CBOE founder Edmund O’Connor dies at 85
By David Roeder Business Reporter January 18, 2011 9:58PM
Updated: September 24, 2012 6:25AM
Edmund O’Connor was a proud soybean trader in the pits of the Chicago Board of Trade, where tradition once took precedence over innovation.
But innovate is what Mr. O’Connor did, launching three family-run companies that provided the schooling for many traders who went on to their own fortunes. Once he ascended to leadership at the Board of Trade, O’Connor embraced a new but untested kind of financial product called stock options.
He rallied others around the idea for an exchange to trade the options, at one point scrawling the plan on a restaurant napkin to win over skeptics. The idea became the Chicago Board Options Exchange, of which Mr. O’Connor was a founder and an early vice chairman. He also was vice chairman at the Board of Trade.
William Brodsky, chairman of the CBOE, said Mr. O’Connor took on a lot of naysayers. But Mr. O’Connor saw the CBOE grow from a tiny operation in the Board of Trade’s old “smoking room” to the largest exchange of its kind, where some 4.5 million contracts a day are traded.
“At the Board of Trade in the late 1960s, he used all his political capital because he believed so deeply in what turned out to be the CBOE,” Brodsky said.
Mr. O’Connor, a Lake Forest resident, died early Monday at Lake Forest Hospital. He was 85.
Son Marty O’Connor said his father graduated from St. Ignatius High School and earned undergraduate and law degrees from DePaul University. But Mr. O’Connor realized he “hated being a lawyer” and gravitated to trading, his son said.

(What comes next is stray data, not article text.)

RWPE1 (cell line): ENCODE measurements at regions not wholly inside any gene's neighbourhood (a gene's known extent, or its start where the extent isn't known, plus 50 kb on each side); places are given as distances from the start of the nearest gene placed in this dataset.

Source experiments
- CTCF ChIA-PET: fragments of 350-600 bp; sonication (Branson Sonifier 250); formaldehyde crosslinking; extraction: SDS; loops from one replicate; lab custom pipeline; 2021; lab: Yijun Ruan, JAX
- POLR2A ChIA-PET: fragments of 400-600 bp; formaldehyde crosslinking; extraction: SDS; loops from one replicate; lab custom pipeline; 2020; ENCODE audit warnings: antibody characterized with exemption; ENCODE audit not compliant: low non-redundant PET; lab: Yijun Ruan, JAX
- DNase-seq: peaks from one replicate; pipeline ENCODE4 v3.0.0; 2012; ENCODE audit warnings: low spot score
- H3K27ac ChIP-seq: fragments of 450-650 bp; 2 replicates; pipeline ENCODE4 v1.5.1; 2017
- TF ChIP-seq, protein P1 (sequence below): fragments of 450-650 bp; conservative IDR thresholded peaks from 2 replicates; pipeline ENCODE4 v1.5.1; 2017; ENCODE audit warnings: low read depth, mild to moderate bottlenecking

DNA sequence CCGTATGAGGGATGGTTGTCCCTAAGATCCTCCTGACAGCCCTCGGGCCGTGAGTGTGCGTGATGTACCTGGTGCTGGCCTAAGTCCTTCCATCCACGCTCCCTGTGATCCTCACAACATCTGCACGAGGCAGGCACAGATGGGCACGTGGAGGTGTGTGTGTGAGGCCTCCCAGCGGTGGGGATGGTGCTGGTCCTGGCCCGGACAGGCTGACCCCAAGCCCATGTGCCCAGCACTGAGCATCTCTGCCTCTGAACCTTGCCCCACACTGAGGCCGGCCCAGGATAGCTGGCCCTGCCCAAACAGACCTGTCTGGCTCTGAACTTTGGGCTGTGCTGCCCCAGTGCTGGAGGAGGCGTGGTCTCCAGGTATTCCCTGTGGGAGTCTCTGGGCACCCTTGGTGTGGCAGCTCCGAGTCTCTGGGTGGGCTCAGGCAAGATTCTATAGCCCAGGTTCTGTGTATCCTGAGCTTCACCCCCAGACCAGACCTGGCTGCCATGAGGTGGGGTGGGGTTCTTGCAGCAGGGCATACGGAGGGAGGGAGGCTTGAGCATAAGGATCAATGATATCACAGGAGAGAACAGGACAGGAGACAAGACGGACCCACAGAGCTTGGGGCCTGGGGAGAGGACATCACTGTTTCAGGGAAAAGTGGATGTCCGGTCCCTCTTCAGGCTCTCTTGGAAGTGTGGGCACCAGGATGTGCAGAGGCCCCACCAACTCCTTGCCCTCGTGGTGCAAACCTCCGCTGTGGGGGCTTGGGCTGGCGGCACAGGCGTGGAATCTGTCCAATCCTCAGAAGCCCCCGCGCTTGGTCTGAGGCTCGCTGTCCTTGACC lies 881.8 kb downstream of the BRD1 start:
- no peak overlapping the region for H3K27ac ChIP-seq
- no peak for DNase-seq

Mr. O’Connor grew up on the West Side and served in the Marines in World War II. He bought his first membership at the Board of Trade in 1952, standing in the same octagonal pit day after day, and quickly gained a reputation for savvy and trustworthiness.
Marty O’Connor also said his father was a devoted family man throughout his life, glorying in the accomplishments of three sons and two daughters. All the sons followed him into trading careers, he said.
With his late brother William O’Connor founded three trading firms dealing in futures or options, and sold all of them to big banks.
The last of them, O’Connor & Co., is now ABN Amro Clearing. Its non-executive chairman, William Floersch, recalled Mr. O’Connor as “brilliant intellectually and in business and willing to take a measured risk.” He added that there are “tens of thousands of people who owe their careers to Eddie.”
Edward Joyce, president of the CBOE who knew Mr. O’Connor from the exchange’s formative years, said, “Eddie O’Connor represented the kind of raw, indomitable spirit that in the 1960s and 1970s pervaded the Chicago financial community, which had always fought the reputation of being No. 2. ”
Mr. O’Connor was preceded in death by his wife, Patricia. Survivors, in addition to son Marty, are sons Dan and Matthew, daughters Chris Lane and Patti Mergener and 10 grandchildren.
Visitation will be from 3 p.m. to 9 p.m. Friday at Donnellan Family Funeral Home, 10045 Skokie Blvd. in Skokie. A funeral mass will be offered at 10 a.m. Saturday at the Church of Saint Mary, 175 E. Illinois Road in Lake Forest.